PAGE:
The second chapter restores two cuts which shed significant extra light on the character of Lady Mary. The first of these, continuing a description of the physical and character similarities between Lady Glencora and her daughter, goes on to say that “the daughter was the image of the mother …[but] both in manner and appearance the copy excelled the original.” Praise indeed to exceed the glory of one who is arguably Trollope’s finest female creation.
The second significant restoration is again final paragraphs cut from the chapter. These reveal that Lady Mary did not even know Tregear’s address in London to which the note might be sent and so clearly was behaving in just the “delicate” manner that her father might have wished. So the note has to be sent to the only possible address known for him, at his club. (Which, of course, is not really the proper sort of address for a gentleman to use – a lost piece of evidence that might further lower him in the father’s eyes and, not incidentally, those of the respectable reader.)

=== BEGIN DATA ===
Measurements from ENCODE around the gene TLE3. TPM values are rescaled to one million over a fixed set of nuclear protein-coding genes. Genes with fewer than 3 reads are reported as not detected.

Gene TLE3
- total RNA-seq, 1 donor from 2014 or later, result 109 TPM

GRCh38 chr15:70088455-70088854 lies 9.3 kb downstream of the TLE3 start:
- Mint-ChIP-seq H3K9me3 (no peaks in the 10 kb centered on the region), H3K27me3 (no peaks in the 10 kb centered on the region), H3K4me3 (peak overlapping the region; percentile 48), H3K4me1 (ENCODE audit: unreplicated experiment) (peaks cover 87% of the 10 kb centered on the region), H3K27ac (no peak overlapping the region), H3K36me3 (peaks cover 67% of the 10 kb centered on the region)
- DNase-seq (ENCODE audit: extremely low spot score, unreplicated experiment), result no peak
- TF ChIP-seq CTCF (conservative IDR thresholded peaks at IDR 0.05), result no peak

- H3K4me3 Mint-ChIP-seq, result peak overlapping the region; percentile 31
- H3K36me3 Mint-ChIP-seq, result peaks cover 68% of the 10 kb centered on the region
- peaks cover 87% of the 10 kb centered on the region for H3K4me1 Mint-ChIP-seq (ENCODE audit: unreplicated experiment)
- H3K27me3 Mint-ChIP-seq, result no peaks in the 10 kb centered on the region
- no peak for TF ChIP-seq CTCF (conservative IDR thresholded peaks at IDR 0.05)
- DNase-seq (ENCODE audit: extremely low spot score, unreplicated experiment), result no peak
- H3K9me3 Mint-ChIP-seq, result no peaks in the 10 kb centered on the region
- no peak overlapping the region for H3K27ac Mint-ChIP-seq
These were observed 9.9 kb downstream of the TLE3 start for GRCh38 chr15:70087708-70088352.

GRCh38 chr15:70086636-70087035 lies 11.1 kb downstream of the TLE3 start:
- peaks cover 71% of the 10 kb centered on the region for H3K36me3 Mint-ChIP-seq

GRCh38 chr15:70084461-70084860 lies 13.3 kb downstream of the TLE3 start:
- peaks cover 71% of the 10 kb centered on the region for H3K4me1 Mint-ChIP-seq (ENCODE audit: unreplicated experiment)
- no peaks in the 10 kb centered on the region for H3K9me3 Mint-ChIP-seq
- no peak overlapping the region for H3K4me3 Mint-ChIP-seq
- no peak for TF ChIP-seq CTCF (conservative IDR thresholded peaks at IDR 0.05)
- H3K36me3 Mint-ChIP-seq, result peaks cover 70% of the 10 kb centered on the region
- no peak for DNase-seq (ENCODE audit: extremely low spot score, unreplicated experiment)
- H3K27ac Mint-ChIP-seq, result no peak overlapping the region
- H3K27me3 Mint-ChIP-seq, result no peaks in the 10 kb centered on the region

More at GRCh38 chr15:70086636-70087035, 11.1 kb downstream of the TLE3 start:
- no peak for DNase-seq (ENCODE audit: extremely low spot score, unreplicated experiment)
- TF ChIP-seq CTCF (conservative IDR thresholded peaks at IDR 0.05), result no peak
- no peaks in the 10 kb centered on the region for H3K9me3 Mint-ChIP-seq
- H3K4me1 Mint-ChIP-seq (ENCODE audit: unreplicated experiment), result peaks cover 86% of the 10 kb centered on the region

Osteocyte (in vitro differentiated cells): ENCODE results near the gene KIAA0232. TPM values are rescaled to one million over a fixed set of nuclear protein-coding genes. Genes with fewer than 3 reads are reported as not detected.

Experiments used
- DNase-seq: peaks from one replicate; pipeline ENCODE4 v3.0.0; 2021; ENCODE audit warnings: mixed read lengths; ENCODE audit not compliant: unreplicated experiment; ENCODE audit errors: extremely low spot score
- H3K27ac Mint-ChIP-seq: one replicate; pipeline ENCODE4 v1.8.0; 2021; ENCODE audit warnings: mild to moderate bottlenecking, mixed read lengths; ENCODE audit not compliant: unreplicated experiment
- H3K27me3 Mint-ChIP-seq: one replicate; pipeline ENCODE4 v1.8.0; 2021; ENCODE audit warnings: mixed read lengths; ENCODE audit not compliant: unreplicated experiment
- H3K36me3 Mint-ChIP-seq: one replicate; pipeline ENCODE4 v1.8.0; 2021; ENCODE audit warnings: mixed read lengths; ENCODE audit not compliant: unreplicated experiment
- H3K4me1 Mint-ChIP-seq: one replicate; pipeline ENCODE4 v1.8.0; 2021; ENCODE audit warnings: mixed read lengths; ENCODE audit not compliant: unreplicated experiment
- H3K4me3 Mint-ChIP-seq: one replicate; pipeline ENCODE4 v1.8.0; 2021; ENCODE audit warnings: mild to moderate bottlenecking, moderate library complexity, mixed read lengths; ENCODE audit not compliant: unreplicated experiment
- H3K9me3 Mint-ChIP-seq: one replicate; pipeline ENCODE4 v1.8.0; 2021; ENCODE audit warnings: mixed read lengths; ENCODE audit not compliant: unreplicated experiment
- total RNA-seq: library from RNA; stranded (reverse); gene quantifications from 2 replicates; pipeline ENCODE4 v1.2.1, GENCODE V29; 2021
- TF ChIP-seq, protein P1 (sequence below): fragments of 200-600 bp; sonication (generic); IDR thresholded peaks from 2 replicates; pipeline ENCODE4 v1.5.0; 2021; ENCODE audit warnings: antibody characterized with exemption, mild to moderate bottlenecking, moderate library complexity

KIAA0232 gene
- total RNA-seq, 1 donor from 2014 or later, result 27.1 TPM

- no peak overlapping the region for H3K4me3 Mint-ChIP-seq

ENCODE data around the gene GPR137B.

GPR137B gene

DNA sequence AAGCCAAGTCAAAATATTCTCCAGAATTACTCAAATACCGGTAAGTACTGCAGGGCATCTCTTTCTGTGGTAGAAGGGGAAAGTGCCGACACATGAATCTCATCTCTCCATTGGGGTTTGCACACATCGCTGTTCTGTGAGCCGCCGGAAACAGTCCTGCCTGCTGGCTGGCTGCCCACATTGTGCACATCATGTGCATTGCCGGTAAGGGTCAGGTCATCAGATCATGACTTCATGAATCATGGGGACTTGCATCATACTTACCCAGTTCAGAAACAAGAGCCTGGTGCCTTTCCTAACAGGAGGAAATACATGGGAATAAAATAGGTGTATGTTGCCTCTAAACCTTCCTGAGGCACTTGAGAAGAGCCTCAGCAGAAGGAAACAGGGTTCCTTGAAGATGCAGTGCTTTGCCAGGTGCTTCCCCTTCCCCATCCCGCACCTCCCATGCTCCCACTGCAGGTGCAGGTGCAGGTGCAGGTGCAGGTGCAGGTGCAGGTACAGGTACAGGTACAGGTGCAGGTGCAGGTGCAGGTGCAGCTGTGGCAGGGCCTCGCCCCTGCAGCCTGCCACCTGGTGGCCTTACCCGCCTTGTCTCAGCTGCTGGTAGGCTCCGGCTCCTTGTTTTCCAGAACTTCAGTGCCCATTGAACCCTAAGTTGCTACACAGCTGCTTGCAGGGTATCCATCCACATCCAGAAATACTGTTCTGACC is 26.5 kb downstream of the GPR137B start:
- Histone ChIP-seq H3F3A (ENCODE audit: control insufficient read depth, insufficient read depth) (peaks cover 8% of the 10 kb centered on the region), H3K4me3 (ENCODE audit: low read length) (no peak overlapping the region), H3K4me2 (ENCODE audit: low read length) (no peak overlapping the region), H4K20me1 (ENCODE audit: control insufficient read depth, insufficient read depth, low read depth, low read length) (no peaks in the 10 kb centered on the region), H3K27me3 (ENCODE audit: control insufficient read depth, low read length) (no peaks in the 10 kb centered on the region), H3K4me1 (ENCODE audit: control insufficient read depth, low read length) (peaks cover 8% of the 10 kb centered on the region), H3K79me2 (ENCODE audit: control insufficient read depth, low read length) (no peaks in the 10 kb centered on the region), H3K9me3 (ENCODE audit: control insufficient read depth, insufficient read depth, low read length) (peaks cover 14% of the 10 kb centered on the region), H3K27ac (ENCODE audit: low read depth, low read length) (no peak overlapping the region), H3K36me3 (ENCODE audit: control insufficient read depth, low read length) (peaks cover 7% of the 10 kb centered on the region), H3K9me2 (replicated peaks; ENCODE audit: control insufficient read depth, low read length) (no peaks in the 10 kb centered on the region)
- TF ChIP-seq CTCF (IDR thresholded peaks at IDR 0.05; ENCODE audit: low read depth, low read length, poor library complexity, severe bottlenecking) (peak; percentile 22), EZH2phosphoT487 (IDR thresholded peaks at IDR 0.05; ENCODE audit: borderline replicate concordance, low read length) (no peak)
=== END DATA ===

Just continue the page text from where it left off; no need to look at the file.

Chapter 3, being slightly shorter, suffered less in the way of cuts but the restorations show more clearly that Trollope set up a second triangle of affections. Not only does Frank Tregear act as a lover to draw Lady Mary from her father and, of course, her “proper” place in life, he also forms with the Duke another contest for the political heart and soul of Lord Silverbridge.
The restorations make clear that Tregear and Silverbridge returned to England together, before the main family party indicating a stronger bond between them than would be imlied had they returned separately as might be inferred from the shorter version. And in a cut immediately before the final sentence, we lost a description by Silverbridge of how powerful an influence his father is over him when he describes how the Duke’s short ticking off of him for getting sent down from Oxford “took the very life out of me”.